hide Matching Documents

The documents where this entity occurs most often are shown below. Click on a document to open it.

Document Max. Freq Min. Freq
Official Records of the Union and Confederate Armies, Chapter XXII: Operations in Kentucky, Tennessee, North Mississippi, North Alabama, and Southwest Virginia. March 4-June 10, 1862., Part II: Correspondence, Orders, and Returns. (ed. Lieut. Col. Robert N. Scott) 10 10 Browse Search
Rev. James K. Ewer , Company 3, Third Mass. Cav., Roster of the Third Massachusetts Cavalry Regiment in the war for the Union 10 10 Browse Search
Official Records of the Union and Confederate Armies, Chapter XXII: Operations in Kentucky, Tennessee, North Mississippi, North Alabama, and Southwest Virginia. March 4-June 10, 1862. (ed. Lieut. Col. Robert N. Scott) 10 10 Browse Search
Rebellion Record: a Diary of American Events: Documents and Narratives, Volume 5. (ed. Frank Moore) 7 7 Browse Search
Frederick H. Dyer, Compendium of the War of the Rebellion: Battles 7 7 Browse Search
Thomas Wentworth Higginson, Massachusetts in the Army and Navy during the war of 1861-1865, vol. 2 6 6 Browse Search
The Photographic History of The Civil War: in ten volumes, Thousands of Scenes Photographed 1861-65, with Text by many Special Authorities, Volume 1: The Opening Battles. (ed. Francis Trevelyan Miller) 5 5 Browse Search
The Daily Dispatch: May 10, 1862., [Electronic resource] 4 4 Browse Search
Harper's Encyclopedia of United States History (ed. Benson Lossing) 3 3 Browse Search
Admiral David D. Porter, The Naval History of the Civil War. 3 3 Browse Search
View all matching documents...

Browsing named entities in Harper's Encyclopedia of United States History (ed. Benson Lossing). You can also browse the collection for May 9th, 1862 AD or search for May 9th, 1862 AD in all documents.

Your search returned 3 results in 3 document sections:

Harper's Encyclopedia of United States History (ed. Benson Lossing), Emancipation proclamations. (search)
ing that the emancipation clause of General Fremont's proclamation be so modified, held, and construed as to conform with and not to transcend the provisions on the same subject contained in the act of Congress approved Aug. 6, preceding. Another instance of the kind occurred at the hands of General Hunter, the following year. That officer, being in command at Hilton Head, N. C., proclaimed the States of Georgia, Florida, and South Carolina, in his department, under martial law, and May 9, 1862, issued an order in which occurred these words: Slavery and martial law in a free country are altogether incompatible. The persons in these States—Georgia, Florida, and South Carolina—heretofore held as slaves are therefore declared forever free. Though President Lincoln had been bitterly censured by extremists for his action towards General Fremont, and though he knew that to interfere with General Hunter would only bring upon him even a worse storm of reproaches, he did not shrink fro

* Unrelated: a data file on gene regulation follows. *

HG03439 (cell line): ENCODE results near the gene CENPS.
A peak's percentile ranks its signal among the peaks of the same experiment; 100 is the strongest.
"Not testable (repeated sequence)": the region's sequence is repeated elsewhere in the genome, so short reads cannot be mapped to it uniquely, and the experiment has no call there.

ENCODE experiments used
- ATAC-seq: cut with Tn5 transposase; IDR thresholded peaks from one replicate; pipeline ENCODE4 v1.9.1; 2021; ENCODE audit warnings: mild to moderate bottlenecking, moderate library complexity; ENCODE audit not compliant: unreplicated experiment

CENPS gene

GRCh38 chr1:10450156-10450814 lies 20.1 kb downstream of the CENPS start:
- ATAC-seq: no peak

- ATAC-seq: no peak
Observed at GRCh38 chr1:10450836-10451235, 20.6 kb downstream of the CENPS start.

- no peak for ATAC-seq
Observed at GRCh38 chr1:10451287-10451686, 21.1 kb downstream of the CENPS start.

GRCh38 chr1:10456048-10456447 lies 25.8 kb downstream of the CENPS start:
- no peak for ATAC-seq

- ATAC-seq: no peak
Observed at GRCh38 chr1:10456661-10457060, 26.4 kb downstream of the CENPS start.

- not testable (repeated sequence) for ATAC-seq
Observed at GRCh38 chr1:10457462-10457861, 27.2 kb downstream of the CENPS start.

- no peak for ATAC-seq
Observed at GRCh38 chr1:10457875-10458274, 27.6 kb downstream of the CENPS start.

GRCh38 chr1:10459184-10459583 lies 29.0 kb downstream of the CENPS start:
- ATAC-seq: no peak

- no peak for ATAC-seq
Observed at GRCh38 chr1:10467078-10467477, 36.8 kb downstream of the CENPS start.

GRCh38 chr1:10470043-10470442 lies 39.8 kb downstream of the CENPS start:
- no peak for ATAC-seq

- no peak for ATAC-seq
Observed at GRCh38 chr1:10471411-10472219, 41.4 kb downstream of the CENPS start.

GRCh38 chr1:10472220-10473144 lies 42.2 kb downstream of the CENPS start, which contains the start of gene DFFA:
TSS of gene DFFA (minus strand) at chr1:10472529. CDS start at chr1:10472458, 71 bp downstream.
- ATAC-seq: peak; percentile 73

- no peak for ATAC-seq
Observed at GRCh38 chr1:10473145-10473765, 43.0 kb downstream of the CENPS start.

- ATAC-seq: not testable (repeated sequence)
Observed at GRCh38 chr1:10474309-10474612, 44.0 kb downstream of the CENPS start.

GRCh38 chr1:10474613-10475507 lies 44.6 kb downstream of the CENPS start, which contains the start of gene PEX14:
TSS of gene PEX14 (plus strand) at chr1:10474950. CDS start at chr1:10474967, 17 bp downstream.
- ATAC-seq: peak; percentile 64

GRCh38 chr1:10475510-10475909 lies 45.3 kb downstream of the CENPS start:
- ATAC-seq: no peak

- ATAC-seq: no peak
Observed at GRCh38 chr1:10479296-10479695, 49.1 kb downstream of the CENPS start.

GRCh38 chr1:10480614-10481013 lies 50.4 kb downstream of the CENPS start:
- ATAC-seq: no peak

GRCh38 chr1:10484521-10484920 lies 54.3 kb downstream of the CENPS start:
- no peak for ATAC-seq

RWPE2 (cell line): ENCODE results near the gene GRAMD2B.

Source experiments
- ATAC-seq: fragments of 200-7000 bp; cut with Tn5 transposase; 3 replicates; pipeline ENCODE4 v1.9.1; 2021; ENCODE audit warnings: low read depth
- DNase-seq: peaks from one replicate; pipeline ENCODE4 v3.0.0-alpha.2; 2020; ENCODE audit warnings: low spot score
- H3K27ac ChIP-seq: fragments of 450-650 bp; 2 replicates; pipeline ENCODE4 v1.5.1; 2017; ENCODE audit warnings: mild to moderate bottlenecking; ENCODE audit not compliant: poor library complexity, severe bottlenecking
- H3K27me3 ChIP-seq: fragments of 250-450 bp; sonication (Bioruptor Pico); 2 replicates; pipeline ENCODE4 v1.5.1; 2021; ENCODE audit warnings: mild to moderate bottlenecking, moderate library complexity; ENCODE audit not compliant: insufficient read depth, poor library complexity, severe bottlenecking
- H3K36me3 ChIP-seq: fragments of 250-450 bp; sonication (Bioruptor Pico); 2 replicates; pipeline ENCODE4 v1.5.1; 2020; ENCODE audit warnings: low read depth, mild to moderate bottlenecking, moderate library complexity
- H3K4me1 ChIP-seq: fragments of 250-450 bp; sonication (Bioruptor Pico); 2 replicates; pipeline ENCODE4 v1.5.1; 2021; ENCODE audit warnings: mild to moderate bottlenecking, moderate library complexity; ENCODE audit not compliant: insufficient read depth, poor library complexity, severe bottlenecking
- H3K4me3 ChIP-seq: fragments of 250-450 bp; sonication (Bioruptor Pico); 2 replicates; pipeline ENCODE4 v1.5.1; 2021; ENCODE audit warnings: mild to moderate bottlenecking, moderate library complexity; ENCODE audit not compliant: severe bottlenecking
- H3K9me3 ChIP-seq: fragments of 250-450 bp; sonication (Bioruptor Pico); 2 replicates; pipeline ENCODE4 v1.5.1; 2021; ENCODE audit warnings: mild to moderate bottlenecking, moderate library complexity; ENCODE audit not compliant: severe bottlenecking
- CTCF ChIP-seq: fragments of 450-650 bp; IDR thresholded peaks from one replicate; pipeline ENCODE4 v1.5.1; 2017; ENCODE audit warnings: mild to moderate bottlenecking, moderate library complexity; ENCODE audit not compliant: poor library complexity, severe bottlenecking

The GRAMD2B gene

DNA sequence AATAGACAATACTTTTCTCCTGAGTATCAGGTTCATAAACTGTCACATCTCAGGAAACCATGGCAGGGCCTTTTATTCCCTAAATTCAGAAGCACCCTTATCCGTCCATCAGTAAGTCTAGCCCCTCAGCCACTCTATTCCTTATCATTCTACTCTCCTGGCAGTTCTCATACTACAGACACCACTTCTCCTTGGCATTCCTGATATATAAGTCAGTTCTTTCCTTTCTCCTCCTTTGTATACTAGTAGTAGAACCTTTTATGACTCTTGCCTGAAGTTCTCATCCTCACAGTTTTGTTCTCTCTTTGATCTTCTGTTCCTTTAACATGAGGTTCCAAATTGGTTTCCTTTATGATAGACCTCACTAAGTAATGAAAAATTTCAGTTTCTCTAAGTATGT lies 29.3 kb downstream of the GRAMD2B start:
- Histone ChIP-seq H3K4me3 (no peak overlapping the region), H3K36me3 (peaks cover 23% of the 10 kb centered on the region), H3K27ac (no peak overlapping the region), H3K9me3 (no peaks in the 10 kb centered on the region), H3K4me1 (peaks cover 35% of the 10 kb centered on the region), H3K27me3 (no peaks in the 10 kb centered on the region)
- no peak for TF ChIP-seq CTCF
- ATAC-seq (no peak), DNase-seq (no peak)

Harper's Encyclopedia of United States History (ed. Benson Lossing), United States of America. (search)
s Jackson and St. Philip, the two forts guarding the Mississippi below New Orleans......April 24, 1862 Admiral Farragut occupies New Orleans......April 25, 1862 Gen. B. F. Butler occupies New Orleans with his troops......May 1, 1862 General Magruder evacuates Yorktown, Va.......May 4, 1862 Battle of Williamsburg, Va.......May 5, 1862 Gen. David Hunter proclaims emancipation of slaves, and authorizes arming all able-bodied negroes in Florida, Georgia, and South Carolina......May 9, 1862 [These orders were not approved by the President.] Norfolk, Va., occupied by United States forces under General Wool......May 10, 1862 Merrimac blown up by the Confederates......May 11, 1862 Department of Agriculture established......May 15, 1862 General Butler issues General Order No. 28 at New Orleans regarding the conduct of the women of that city......May 15, 1862 [This order produced great excitement in the South, and, with other acts of the general, called forth a
Harper's Encyclopedia of United States History (ed. Benson Lossing), South Carolina, (search)
n the Confederate steamer Theodora for Europe to represent the Confederate government......Oct. 12, 1861 Twenty-five vessels of the great Southern expedition anchor off Port Royal......Nov. 4, 1861 Federals capture Forts Walker and Beauregard, Port Royal......Nov. 7, 1861 Confederate privateer Isabel runs the blockade at Charleston, avoiding eleven United States vessels......Dec. 27, 1861 Gen. David Hunter declares free the slaves in Georgia, Florida, and South Carolina......May 9, 1862 Battle of Secessionville (James Island), in which Col. T. G. Lamar defeats the Federals under Gen. Henry W. Benham......June 16, 1862 Gen. P. G. T. Beauregard assumes command of the Department of South Carolina and Georgia......Sept. 24, 1862 Gen. J. M. Brannan defeats the Confederates under General Walker in the battle of Pocotaligo......Oct. 22, 1862 Commodore Samuel F. Dupont's squadron is repulsed in the battle of Charleston Harbor......April 7, 1863 Colonel Montgomery,